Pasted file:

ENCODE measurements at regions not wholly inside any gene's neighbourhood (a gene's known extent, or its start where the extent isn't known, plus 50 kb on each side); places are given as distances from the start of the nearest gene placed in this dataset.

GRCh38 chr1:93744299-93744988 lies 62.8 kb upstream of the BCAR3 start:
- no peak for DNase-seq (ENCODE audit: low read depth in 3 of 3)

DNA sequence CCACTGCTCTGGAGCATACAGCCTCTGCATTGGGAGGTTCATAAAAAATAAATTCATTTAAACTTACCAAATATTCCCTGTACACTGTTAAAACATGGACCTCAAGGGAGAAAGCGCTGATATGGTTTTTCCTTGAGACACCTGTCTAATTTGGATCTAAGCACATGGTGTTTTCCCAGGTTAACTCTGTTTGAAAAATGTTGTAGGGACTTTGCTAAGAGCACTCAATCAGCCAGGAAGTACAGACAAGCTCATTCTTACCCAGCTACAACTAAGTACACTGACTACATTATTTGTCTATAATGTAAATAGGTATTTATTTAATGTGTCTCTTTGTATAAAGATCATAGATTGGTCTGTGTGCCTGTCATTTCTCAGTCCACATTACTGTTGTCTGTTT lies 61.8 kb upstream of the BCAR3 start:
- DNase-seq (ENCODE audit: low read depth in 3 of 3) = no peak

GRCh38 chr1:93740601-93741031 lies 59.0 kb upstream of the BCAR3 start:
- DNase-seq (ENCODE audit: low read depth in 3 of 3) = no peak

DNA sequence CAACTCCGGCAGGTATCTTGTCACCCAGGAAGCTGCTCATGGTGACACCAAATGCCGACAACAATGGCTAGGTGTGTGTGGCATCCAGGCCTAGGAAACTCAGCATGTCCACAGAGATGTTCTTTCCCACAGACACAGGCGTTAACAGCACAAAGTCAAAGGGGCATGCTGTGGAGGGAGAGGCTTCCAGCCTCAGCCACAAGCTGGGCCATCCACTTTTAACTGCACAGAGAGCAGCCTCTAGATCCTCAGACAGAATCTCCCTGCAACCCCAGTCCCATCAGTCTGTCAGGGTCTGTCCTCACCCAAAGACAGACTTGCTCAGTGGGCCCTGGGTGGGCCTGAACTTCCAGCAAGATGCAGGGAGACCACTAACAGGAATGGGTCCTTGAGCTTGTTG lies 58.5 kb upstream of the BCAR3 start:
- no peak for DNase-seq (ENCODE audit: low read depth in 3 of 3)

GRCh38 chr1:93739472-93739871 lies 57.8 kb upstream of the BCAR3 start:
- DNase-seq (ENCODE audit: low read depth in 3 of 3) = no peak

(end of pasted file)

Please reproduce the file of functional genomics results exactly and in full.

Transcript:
ENCODE measurements at regions not wholly inside any gene's neighbourhood (a gene's known extent, or its start where the extent isn't known, plus 50 kb on each side); places are given as distances from the start of the nearest gene placed in this dataset.

GRCh38 chr1:93744299-93744988 lies 62.8 kb upstream of the BCAR3 start:
- no peak for DNase-seq (ENCODE audit: low read depth in 3 of 3)

DNA sequence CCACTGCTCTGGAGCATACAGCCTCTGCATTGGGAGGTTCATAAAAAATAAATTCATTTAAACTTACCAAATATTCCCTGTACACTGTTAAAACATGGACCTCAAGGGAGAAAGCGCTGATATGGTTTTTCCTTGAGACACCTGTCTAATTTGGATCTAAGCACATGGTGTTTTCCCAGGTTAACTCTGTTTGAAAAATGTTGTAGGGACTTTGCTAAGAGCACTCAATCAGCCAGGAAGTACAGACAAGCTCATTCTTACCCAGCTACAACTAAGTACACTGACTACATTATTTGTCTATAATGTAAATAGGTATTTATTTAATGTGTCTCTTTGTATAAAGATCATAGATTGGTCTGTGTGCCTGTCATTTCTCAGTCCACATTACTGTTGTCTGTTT lies 61.8 kb upstream of the BCAR3 start:
- DNase-seq (ENCODE audit: low read depth in 3 of 3) = no peak

GRCh38 chr1:93740601-93741031 lies 59.0 kb upstream of the BCAR3 start:
- DNase-seq (ENCODE audit: low read depth in 3 of 3) = no peak

DNA sequence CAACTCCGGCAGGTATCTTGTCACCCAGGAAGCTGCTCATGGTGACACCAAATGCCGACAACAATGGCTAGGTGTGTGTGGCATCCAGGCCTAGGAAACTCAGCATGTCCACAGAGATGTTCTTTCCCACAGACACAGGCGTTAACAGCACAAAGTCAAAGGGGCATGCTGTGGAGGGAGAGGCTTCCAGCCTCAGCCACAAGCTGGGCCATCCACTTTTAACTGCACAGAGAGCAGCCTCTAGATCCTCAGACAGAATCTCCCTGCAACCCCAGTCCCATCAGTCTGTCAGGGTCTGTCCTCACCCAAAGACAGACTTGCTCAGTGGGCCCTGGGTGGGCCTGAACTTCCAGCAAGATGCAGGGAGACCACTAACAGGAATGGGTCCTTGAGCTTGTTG lies 58.5 kb upstream of the BCAR3 start:
- no peak for DNase-seq (ENCODE audit: low read depth in 3 of 3)

GRCh38 chr1:93739472-93739871 lies 57.8 kb upstream of the BCAR3 start:
- DNase-seq (ENCODE audit: low read depth in 3 of 3) = no peak